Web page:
The truth is that the vast majority of cases are committed by friends, colleagues, relatives, and intimate partners. The gendered violence epidemic is a deep-seated cultural problem present in the homes, communities and workplaces of many millions of women all over the world. It is not something that mostly happens in dark alleys at the hands of cartoon villains twisting nefarious-looking mustaches.

CLIP: Assassin’s Creed: Brotherhood
“Who did this?”
“That monster, Malfatto!”
“Did you see him?”
“That way!”

I should also note that the problem cannot be solved by simply finding the bad evil men and killing them all – as these game narratives invariably imply again and again.

CLIP: No More Heroes 2
“This must be Karma. Travis Touchdown.”
“Spare me the mystic crap. I came here to fight.”
“Magnificent. I see the rumors were true.”

Over the past decade or so we have seen a dramatic rise in angry male anti-hero narratives in which the player character is ostensibly a “bad guy”. In some of these games violence against women is then used as character development for the protagonist.

CLIP: Kane & Lynch
“You wouldn’t!”
“That’s enough”
“Whoa, she’s all limp, I didn’t even hit her that hard.”
“Just makes our job easier.”

Grand Theft Auto 4 requires the player to kidnap a woman.

CLIP: Grand Theft Auto 4
“Stop this thing you slimebag”
“Stop being such a fucking bitch. Calm the fuck down or little birdies will be eating your brains off the dashboard tomorrow morning.”

During this mission the protagonist character insults her and beats her unconscious.

CLIP: Grand Theft Auto 4
“You’re fucking with the wrong girl assholes. I’m Gracie Ancellotti and I–”
“Shut up. Peace at last.”

Later the game instructs players to smack her in the face before taking a ransom photo.

CLIP: Grand Theft Auto 4
“Come on Gracie, I want you looking pretty for the photo.”

CLIP: God of War 3
“Lord Kratos, no, please, please leave me be. I beg of you. Show mercy.”
“Hold your tongue”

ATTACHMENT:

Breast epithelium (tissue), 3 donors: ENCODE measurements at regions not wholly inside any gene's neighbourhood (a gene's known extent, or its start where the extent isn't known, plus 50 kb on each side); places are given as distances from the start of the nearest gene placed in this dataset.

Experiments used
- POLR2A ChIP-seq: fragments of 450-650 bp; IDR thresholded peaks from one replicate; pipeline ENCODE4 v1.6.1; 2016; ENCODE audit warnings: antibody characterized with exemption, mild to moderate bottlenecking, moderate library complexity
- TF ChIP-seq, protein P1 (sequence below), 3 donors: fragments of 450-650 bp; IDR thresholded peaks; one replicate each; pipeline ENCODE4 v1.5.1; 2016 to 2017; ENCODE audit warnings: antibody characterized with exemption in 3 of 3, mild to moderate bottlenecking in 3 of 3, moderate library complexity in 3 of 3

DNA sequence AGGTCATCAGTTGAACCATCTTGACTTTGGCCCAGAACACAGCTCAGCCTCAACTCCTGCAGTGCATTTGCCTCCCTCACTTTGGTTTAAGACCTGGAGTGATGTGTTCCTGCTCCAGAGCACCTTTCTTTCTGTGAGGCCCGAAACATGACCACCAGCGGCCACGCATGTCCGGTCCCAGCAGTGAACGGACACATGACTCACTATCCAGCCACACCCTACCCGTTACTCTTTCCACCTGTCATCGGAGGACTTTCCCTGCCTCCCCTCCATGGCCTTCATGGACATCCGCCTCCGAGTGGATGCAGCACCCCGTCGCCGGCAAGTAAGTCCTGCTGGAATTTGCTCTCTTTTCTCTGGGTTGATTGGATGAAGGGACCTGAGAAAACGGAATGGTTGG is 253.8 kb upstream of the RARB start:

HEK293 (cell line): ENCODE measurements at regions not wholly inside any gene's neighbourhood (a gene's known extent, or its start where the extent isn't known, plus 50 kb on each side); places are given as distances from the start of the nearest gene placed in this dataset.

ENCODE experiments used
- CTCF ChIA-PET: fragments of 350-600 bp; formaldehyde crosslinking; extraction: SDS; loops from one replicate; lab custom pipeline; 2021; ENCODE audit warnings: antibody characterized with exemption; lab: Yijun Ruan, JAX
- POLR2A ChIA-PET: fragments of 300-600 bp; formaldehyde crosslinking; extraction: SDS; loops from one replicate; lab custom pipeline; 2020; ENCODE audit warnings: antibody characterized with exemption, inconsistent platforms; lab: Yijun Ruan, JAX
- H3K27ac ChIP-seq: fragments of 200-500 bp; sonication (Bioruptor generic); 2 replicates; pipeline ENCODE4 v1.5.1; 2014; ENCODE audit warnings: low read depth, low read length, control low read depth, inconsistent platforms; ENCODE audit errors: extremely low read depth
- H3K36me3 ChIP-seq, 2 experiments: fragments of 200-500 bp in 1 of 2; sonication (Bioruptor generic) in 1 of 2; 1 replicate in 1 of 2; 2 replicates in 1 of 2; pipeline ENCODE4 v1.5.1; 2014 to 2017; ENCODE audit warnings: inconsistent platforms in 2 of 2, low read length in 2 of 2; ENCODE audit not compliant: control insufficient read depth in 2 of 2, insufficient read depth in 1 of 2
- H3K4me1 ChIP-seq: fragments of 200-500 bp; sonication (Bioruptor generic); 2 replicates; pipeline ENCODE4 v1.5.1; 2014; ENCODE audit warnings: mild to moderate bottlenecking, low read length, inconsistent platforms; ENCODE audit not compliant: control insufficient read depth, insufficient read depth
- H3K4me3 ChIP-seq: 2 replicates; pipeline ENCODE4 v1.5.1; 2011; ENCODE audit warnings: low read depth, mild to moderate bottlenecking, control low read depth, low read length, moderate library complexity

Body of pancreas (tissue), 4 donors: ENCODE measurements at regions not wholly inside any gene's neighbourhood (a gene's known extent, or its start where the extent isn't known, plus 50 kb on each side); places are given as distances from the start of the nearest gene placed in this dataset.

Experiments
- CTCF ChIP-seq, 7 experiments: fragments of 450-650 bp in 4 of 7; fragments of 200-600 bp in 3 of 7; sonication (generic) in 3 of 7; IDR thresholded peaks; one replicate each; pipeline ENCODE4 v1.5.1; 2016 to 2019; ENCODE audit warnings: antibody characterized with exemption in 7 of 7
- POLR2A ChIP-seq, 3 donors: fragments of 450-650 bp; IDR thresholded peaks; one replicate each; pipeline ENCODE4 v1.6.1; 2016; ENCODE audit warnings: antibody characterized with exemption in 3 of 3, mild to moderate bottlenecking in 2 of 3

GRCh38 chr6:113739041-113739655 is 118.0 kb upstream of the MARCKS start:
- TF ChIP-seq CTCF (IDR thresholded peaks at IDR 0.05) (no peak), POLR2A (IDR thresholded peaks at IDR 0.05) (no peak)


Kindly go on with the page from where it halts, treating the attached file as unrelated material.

God of War 3 includes a segment where Kratos pushes a half-naked woman through a level.

CLIP: God of War 3
“Please don’t kill me.”

The protagonist then uses her body to jam open a gate to the next area as she whimpers in protest.

CLIP: God of War 3
“Lord Kratos, do not leave me.”

After she is crushed to death, the player can then return to her body and look at her mangled corpse, at which point a trophy will pop up. This achievement is called “I didn’t do it, but I wish I did”.

All of this is designed to convey that the protagonist is a ruthless, unfeeling, morally corrupt character who is capable of anything. Again, we see female bodies sacrificed as a way to justify the ever more gruesome and extreme violence the player must commit throughout the game.

Some games that capitalize on scenes of sexual violence do so gleefully while other titles may attempt to frame it as something inexorably tragic.

CLIP: Dishonored
“When she was ten her mother traded her for a bottle of wine. Few enter this line of work by choice”

CLIP: Dishonored
“They thought they would be working in a factory by the time they arrived its much too late.”

But simply presenting depictions of women being abused, despondent or suicidal does nothing to make them less sexually objectified and does nothing to challenge patterns of perpetual victimhood.

CLIP: Watch Dogs
“Final call. Sold.”

There is a clear difference between replicating something and critiquing it. It’s not enough to simply present misery as miserable and exploitation as exploitative. Reproduction is not, in and of itself, a critical commentary. A critique must actually center on characters exploring, challenging, changing or struggling with oppressive social systems.

But the game stories we’ve been discussing in this episode do not center or focus on women’s struggles, women’s perseverance or women’s survival in the face of oppression. Nor are these narratives seriously interested in any sort of critical analysis or exploration of the emotional ramifications of violence against women on either a cultural or an interpersonal level.